When I was in the Army, there was a surprising amount of focus on the presentation of the intelligence we gathered. In the beginning, I was frustrated. I was young and could not imagine why it mattered so much that our presentation to the higher-ups had to be as clear and simplified as possible. It seemed like a waste of valuable time. I remained skeptical until I started comparing our work to that of some of the other units. It became blatantly obvious how well-manicured presentation of information can help inform the reader quickly and effectively. Since then, I fell in love with the process of synthesizing information into presentable formats.
In my current job, that has translated into learning to use Tableau Public. It is free. It is flexible. And it is powerful. It allows you to visualize data by dragging certain elements into the worksheet. The best part of Tableau is the video tutorial library. The community is helpful, but when you are starting out, the tutorials are priceless for understanding how to take advantage of Tableau flexibility.
The HUGE limitation is the lack of private storage options. If you use the free versions, your choices are to start from scratch later or save information publically to cloud community. If privacy is an issue for you, you can take the hard road, make graphics and clip the images for use in different apps. You won’t be able to manipulate the graphic later, but once you get used to using the program, retracing your steps will often not be terrible.
Another interesting option for pumped-up visuals is Vengage. It is not as powerful as Tableau, but it has infographic templates to model yours after and myriad options for visuals. The free version maxes out at 5 infographics. Depending on your needs, that may be enough. Often, because of my desire to tinker and limited budget, I often find myself bouncing between programs I have access to in order to take advantage of each ones particular strength (e.g., Publisher’s set to transparent feature, Powerpoint’s fill a shape with image options, or Canva’s free elements). It can be a bit taxing, but it can create great results.
I’ve gotten better at creating visuals that tell a story, but it takes a good deal of practice. I’ve learned the most by keeping an eye out for impressive visuals and analyzing their components. Hopefully, these tools can help you tell a story you need to tell.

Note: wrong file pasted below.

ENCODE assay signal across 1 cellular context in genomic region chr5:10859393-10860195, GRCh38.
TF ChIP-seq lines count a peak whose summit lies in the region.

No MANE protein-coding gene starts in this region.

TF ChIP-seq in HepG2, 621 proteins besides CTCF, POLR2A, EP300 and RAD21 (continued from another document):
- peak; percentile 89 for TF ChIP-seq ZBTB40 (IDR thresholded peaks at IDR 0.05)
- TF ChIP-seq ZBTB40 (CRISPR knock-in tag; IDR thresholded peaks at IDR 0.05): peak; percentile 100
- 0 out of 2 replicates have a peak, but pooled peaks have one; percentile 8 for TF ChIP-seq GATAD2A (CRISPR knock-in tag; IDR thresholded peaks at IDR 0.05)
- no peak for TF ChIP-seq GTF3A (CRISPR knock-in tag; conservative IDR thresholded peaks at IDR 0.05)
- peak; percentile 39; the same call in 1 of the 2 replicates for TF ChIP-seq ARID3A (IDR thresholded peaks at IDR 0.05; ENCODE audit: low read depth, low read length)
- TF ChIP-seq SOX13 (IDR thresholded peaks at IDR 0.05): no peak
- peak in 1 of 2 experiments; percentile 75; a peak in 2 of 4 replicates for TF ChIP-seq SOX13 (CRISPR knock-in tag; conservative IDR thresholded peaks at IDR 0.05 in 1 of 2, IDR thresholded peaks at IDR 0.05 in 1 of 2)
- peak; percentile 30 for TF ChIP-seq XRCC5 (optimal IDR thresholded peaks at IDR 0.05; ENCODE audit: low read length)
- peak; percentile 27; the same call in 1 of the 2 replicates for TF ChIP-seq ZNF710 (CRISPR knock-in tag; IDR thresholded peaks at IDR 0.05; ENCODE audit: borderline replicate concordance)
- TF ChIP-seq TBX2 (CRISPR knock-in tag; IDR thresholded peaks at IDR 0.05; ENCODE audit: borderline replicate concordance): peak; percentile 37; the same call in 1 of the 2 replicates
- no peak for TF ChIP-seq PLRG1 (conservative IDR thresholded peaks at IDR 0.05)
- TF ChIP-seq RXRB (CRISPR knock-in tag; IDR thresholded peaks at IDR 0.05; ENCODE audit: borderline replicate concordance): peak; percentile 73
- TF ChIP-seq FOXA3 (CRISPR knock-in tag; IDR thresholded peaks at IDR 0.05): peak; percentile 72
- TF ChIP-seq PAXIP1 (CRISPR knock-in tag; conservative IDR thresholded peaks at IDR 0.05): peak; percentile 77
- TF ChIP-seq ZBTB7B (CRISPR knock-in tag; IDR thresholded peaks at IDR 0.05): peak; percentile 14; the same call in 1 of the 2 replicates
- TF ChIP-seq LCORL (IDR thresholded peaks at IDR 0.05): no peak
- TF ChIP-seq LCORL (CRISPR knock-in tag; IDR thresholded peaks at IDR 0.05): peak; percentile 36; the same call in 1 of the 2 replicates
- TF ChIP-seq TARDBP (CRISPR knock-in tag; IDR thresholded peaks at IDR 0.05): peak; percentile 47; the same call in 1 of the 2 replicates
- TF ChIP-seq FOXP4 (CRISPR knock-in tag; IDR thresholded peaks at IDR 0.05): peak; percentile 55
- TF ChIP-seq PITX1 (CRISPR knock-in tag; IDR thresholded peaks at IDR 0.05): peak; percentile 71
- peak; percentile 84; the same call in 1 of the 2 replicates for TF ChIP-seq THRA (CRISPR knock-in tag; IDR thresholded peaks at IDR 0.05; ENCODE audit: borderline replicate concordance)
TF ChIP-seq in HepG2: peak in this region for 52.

It has been a while, I know. For that I am sorry. Dee is taking a short break, and I was at a loss on what to talk about next. There is no shortage of tech and tools, but I haven’t had the chance to tinker with many new ones. Interesting developments like the Ethereum fork in response to a Parity hack had plenty of coverage by individuals who are more knowledgeable than I. Also, debates abound about how deeply librarians really need to understand blockchain. I think it is uncontroversial to say* that librarians need to at least have it on their radar. So, this post is going to cover cryptojacking. Continue reading “Cryptojacking”→
As part of starting my new job, I had to set up my new computer. Doing this always reminds me of the things I take for granted. The set up of my desktop, the icons pinned to my taskbar, and the extensions on my browser. However, the shake up in my complacency also made me reevaluate what privacy measures I’m taking. I did some research, and while not a ton has changed, there are some new developments. So, for this short post, I give you a annotated list of privacy extensions, apps, and programs you should know about if you don’t already.
Privacy badger – A browser extension created by EFF that blocks third party cookies.
For the next few weeks, we will interrupt our regular posting schedule for what I’m referring to as a series of lightning posts, which is short posts published more often. A bit of context first. I recently attended the American Association of Law Libraries Annual Conference. Different talks highlighted a number of tools and programs that don’t warrant long elaborate posts. I have convinced Dee to join me in posting short evaluations/explanations of these tools on a weekly basis until we cover them all. Then it will be back to our regularly scheduled blogging.
Some of these tools you may know already, some you may not. You’ll find a list of what we plan to cover below, in no particular order. Could you go out and research them all on your own? Of course. But why spend all your valuable time when we can do the work for you.
ReadClearly, WriteClearly, BeelineReader, Compressor.io, Wave Web Accessibility Evaluation Tool, The Noun Project, PermaCC, Page Vault, Kahoot!, & Slack.
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